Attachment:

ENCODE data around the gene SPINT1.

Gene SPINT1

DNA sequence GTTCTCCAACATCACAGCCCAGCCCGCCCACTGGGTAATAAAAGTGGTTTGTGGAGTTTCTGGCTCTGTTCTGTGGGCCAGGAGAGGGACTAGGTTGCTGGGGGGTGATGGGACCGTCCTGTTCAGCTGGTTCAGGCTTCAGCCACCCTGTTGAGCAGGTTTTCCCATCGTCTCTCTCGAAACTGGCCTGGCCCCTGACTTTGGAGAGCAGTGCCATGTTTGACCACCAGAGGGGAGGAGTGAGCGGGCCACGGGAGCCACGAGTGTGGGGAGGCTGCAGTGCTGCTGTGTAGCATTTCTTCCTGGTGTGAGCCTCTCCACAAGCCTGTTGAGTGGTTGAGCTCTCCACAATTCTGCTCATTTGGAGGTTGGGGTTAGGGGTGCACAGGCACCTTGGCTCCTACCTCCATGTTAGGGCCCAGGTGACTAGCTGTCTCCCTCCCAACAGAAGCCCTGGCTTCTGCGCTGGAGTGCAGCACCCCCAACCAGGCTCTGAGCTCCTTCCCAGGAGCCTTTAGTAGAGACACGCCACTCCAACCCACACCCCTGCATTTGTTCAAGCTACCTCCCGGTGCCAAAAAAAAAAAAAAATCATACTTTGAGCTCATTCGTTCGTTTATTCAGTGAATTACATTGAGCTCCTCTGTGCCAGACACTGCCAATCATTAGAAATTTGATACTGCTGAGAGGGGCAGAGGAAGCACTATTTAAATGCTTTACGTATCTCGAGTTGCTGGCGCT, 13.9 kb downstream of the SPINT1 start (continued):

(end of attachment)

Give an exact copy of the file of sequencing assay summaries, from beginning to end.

ENCODE data around the gene SPINT1.

Gene SPINT1

DNA sequence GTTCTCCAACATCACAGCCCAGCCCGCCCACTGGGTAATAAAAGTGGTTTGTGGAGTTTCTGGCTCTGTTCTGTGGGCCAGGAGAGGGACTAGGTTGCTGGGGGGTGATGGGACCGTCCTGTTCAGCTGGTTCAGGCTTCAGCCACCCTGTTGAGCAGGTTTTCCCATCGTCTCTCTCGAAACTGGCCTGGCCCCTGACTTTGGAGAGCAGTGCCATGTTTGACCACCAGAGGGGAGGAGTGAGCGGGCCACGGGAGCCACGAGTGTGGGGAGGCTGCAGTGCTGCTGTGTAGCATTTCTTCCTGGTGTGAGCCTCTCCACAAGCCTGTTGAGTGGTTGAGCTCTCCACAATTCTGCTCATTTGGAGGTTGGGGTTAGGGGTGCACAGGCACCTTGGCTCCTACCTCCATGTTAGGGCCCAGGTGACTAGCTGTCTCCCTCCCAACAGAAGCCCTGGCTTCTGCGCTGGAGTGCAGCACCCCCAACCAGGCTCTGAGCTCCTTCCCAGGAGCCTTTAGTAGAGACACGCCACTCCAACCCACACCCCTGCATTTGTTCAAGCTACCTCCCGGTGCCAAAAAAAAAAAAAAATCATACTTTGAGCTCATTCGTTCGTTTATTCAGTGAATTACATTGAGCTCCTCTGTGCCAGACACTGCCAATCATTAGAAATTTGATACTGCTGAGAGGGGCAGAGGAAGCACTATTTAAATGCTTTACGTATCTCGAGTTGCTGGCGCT, 13.9 kb downstream of the SPINT1 start (continued):